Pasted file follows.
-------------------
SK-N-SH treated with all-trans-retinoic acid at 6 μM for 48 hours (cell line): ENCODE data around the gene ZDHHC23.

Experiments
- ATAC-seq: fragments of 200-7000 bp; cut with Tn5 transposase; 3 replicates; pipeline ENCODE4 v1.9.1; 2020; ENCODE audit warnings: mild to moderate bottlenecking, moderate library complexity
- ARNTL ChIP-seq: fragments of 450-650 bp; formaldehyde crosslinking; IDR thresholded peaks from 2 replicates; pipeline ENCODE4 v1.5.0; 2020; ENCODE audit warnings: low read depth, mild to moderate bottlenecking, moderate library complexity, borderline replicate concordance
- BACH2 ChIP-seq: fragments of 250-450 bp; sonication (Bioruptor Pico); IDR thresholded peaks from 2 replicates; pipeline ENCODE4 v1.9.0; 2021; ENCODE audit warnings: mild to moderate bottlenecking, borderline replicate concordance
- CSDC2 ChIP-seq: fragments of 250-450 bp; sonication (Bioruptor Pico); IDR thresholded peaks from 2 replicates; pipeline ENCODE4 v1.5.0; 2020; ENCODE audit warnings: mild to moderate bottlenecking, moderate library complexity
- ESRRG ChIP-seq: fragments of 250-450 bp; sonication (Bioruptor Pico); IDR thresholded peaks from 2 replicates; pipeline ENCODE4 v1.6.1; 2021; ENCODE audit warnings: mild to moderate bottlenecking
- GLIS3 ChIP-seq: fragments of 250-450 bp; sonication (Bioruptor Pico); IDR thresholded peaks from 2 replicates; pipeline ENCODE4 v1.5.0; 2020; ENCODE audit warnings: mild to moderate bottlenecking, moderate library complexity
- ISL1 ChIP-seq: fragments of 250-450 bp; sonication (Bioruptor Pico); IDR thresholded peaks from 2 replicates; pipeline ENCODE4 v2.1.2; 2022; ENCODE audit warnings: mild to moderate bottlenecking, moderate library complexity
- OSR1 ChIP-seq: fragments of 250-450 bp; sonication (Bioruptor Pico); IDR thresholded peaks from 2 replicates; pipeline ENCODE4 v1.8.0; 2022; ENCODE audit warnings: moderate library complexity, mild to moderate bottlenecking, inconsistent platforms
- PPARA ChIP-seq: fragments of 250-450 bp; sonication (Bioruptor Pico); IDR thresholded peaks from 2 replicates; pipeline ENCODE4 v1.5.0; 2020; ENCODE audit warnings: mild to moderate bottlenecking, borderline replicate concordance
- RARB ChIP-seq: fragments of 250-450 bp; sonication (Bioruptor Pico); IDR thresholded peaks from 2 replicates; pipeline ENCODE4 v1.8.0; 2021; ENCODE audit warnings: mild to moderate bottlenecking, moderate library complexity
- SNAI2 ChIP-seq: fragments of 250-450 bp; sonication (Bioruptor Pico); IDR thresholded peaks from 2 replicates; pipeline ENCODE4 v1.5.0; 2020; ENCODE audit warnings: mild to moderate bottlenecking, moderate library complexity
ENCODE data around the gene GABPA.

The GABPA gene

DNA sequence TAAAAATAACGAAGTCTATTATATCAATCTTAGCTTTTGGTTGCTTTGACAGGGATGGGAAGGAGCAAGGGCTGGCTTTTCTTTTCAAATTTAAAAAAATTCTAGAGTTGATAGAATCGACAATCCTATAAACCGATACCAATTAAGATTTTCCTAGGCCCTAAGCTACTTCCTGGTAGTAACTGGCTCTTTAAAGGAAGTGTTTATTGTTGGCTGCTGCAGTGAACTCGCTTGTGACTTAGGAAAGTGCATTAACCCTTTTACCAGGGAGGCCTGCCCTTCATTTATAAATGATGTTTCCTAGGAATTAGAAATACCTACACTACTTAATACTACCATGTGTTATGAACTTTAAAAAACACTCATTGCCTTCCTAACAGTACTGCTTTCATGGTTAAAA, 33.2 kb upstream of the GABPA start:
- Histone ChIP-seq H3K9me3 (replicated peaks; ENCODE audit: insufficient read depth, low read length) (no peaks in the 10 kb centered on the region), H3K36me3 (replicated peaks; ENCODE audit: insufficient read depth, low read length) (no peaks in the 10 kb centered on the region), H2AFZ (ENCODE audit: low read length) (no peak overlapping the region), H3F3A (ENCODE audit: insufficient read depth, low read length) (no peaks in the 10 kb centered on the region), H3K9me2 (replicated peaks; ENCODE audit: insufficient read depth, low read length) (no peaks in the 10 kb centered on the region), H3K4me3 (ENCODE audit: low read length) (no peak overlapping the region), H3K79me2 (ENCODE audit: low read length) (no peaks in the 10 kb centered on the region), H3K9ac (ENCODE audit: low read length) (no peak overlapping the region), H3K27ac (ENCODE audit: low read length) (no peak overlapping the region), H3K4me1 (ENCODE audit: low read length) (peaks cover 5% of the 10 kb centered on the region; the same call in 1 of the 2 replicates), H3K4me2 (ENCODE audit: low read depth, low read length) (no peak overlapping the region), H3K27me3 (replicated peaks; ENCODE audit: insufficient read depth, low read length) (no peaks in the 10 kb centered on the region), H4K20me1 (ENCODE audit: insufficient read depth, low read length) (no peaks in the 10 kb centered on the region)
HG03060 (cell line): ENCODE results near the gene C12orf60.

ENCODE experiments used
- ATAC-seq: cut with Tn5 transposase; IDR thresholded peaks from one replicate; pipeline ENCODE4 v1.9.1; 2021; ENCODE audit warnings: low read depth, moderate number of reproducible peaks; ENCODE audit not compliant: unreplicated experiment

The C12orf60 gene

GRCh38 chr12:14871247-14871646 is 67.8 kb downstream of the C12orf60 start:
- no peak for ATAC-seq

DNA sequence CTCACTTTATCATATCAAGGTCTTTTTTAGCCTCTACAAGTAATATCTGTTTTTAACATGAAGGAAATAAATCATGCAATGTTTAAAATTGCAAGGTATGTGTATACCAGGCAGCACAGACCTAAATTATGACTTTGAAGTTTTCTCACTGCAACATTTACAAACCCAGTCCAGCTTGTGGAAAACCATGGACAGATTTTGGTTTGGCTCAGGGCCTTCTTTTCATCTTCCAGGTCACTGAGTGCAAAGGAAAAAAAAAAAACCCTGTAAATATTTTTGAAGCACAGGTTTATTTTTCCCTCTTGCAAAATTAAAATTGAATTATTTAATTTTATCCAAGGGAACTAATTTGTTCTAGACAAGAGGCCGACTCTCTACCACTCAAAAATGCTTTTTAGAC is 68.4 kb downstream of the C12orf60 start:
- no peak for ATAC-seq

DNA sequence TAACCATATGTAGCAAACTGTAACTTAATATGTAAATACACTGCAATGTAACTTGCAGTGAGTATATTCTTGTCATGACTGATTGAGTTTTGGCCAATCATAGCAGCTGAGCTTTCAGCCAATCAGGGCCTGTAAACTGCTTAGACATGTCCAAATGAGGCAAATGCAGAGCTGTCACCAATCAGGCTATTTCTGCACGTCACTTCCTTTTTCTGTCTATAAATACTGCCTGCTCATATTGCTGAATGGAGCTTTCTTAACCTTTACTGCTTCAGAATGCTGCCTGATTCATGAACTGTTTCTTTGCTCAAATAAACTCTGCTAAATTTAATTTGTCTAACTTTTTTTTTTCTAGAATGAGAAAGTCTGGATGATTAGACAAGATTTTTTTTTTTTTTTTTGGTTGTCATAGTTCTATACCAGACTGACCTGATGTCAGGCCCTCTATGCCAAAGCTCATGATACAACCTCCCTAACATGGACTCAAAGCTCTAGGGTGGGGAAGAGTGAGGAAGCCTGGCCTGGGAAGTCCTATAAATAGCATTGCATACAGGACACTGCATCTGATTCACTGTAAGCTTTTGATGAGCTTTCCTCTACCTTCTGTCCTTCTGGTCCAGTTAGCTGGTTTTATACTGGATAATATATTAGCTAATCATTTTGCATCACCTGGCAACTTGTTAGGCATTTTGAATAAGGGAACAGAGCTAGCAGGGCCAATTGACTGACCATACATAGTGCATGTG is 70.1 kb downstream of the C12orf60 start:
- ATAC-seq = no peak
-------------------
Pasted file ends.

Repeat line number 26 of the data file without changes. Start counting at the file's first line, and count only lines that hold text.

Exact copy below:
DNA sequence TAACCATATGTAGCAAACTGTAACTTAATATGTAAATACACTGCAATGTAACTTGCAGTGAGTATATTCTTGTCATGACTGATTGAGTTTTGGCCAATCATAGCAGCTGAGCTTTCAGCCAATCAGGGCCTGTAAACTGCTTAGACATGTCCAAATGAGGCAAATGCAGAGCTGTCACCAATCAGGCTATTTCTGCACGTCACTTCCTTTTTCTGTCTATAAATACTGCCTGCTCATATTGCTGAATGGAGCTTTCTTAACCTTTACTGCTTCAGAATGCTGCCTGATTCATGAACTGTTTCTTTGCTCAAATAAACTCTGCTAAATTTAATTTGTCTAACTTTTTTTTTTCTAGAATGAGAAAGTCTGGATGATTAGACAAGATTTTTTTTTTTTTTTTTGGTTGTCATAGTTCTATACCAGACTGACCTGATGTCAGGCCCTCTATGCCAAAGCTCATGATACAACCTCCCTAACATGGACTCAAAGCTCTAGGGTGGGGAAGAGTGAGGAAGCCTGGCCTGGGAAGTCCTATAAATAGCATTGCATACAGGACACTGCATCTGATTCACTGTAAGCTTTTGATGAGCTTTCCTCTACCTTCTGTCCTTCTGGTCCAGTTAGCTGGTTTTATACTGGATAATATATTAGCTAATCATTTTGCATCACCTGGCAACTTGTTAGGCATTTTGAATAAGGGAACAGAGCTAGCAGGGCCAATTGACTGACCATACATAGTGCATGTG is 70.1 kb downstream of the C12orf60 start: